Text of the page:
White light illuminated the fern fronds and the moss beds of the garden. Sounds could be heard drifting on a straight breeze: the sweet chimes of birdcall, the whispering as the wind slithered and wound through tree branches. There were no scents there.

A figure sat cross-legged by a brook that scurried across smoothed pebbles. Its hair was long and wavy, the light setting the copper of it on fire. Its skin was pale, very pale. The hands were bony objects that balanced on the figure's protruding knees. It was clothed in a trailing azure gown that glittered with the insets of many tiny sapphires. The hems of the gown caressed the brook's surface.

The figure's face was as pallid and impassive as bleached rock. The eyes did not move behind their eyelids. The lips did not even twitch. Had the figure's intake of breath not been heard, they would have appeared to all eyes dead. But the figure lived.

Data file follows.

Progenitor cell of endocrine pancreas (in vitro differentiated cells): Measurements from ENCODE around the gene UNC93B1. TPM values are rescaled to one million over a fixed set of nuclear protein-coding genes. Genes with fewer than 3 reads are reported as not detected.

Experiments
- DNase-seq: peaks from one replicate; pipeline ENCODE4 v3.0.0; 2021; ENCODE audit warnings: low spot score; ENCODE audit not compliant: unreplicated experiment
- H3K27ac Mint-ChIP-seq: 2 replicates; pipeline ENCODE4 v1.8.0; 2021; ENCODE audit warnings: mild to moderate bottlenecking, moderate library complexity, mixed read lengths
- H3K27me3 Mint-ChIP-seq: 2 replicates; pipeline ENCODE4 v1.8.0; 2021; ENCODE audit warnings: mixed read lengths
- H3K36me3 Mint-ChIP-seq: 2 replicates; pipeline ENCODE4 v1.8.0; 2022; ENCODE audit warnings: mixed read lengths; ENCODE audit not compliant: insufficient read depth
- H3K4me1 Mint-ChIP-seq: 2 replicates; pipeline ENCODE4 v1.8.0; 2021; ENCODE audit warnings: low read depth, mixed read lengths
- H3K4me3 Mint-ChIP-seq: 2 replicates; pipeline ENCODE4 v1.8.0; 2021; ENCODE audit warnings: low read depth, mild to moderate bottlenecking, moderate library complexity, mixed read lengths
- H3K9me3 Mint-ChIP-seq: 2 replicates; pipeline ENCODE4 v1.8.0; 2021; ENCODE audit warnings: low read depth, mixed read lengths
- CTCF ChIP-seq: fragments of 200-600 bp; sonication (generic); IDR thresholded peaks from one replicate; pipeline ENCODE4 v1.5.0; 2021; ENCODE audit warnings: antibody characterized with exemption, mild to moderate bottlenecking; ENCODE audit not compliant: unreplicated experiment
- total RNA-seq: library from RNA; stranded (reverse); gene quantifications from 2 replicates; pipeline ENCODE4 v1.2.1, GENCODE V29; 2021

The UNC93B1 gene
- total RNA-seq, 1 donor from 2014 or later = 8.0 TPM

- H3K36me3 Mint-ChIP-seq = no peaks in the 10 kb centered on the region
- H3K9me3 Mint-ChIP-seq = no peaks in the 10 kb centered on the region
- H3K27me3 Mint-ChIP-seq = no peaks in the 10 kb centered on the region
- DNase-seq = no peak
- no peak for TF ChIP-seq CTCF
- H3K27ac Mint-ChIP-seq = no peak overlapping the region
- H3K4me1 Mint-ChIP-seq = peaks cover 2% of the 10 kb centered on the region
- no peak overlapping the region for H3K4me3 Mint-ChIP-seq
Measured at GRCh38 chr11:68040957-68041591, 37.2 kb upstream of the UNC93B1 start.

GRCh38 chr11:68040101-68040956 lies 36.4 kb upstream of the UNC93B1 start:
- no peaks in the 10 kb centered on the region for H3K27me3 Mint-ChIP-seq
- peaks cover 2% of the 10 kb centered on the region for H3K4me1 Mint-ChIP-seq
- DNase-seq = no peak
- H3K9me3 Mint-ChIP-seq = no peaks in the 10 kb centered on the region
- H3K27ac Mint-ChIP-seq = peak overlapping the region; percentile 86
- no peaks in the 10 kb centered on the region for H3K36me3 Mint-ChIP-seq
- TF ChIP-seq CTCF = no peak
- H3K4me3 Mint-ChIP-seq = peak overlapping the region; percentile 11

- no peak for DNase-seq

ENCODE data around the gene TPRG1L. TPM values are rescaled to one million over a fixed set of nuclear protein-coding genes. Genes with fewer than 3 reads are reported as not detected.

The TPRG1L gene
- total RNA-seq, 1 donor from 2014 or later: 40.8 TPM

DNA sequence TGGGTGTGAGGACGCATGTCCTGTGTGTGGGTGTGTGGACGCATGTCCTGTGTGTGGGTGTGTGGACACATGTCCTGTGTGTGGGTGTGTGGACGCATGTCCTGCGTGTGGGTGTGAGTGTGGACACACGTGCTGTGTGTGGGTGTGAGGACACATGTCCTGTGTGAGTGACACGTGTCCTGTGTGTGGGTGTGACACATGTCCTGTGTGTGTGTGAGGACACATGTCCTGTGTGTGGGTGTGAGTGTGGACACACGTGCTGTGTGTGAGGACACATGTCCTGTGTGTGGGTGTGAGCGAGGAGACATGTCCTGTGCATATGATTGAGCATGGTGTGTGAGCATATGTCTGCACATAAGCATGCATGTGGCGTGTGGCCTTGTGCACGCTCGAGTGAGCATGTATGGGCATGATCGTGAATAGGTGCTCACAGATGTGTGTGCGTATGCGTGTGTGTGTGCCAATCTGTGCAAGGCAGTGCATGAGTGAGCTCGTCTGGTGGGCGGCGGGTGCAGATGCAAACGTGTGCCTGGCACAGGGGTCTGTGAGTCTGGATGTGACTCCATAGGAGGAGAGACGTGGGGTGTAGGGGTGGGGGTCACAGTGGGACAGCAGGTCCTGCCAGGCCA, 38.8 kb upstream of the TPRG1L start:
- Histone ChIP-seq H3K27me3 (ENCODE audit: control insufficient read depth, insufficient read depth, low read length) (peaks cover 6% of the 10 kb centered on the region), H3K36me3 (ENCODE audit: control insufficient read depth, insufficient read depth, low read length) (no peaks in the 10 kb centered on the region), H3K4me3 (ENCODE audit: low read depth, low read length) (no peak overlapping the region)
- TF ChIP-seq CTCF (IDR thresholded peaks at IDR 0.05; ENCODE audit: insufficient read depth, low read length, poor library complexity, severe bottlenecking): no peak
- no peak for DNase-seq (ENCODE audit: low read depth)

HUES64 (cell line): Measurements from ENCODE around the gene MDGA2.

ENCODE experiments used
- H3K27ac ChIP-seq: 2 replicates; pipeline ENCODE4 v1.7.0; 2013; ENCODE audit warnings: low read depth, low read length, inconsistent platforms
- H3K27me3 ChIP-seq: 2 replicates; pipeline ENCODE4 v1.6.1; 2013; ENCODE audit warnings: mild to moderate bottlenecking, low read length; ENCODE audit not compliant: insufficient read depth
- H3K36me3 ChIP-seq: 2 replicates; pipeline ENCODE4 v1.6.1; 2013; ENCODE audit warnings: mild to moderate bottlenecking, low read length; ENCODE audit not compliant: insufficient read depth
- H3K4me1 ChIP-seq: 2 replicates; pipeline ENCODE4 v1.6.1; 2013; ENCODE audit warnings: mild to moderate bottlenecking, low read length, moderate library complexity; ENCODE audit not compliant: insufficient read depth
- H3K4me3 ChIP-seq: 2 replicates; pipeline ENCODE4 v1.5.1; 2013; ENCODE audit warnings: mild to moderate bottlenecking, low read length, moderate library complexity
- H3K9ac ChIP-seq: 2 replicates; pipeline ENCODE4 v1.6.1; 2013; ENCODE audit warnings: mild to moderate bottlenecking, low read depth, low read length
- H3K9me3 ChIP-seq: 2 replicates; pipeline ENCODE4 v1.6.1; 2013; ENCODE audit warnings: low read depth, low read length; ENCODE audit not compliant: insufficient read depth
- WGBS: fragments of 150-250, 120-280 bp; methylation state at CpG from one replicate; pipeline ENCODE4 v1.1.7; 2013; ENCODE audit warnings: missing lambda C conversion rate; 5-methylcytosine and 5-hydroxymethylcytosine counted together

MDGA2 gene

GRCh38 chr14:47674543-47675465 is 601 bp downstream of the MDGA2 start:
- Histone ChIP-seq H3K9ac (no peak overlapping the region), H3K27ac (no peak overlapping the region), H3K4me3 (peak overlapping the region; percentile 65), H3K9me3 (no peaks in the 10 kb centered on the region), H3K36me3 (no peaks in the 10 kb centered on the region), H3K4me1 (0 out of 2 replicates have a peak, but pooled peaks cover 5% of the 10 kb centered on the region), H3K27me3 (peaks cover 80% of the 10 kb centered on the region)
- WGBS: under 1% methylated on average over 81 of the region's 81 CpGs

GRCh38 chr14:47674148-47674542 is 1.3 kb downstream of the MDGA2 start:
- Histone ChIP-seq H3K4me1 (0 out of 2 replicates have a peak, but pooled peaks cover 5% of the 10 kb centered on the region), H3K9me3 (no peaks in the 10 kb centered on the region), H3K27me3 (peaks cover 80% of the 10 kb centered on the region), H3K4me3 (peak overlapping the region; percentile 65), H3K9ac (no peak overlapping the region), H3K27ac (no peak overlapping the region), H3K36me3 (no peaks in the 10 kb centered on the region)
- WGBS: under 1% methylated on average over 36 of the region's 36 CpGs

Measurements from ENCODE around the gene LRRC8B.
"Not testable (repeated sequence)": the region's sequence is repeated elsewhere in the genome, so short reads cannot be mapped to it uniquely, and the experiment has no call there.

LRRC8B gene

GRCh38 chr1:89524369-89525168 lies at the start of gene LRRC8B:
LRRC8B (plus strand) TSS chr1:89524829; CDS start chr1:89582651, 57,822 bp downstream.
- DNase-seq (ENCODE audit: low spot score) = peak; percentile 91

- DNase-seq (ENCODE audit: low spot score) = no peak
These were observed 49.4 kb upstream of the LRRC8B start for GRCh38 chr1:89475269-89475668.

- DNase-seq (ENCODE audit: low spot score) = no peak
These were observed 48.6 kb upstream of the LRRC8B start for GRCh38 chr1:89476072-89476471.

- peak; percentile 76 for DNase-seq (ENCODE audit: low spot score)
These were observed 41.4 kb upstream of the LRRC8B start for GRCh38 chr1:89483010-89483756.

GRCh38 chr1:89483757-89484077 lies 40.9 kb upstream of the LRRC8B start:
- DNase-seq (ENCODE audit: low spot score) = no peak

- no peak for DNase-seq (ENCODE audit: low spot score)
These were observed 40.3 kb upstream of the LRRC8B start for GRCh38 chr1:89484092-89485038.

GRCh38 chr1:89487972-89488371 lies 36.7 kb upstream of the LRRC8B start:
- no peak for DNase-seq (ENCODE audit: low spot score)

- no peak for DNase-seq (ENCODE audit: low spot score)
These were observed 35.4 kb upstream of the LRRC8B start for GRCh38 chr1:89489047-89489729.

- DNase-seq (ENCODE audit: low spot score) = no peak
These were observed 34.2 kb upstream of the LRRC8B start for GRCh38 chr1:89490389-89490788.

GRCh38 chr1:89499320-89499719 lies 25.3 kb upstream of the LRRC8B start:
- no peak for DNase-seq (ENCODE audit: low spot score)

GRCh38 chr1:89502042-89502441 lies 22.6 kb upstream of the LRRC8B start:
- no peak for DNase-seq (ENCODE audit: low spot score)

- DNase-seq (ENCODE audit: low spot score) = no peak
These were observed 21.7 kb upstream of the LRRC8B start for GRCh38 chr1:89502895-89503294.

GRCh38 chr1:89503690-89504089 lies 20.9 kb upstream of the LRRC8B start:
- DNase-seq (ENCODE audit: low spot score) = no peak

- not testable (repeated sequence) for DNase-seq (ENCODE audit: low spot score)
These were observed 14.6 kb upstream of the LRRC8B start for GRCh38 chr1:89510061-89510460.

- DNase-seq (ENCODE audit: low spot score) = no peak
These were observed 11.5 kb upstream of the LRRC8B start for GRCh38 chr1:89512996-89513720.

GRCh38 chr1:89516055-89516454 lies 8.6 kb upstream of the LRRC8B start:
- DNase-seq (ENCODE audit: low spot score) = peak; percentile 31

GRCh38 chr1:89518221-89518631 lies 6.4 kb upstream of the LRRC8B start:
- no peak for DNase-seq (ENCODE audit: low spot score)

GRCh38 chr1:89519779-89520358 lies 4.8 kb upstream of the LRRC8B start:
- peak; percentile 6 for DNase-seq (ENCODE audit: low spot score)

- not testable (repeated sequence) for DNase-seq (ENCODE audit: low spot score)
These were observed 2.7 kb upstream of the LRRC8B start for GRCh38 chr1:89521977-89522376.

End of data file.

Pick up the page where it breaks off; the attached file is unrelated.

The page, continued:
Now something stirred: not the face, not the hands or the feet. Many things murmured as they slid against each other, unfurling. The air whispered as the soft fingers of feathers stroked it, and whipped it. The two wings spread out to their full length, a perfect symmetry of feather and skin. Copper, grey, black and white flashed beneath the relentless light. The wings beat the air, throwing up gusts of wind. They rose and fell with short falls, becoming faster and faster, like a bird preparing for flight-then they faltered, calmly lowering. Their actions finished, they retreated, folding as silvery semi-circles on the figure's back.

Stillness resumed. The wings made no quivers of motion again.

And then, the figure's eyes opened.

"Karin Michelle Donover."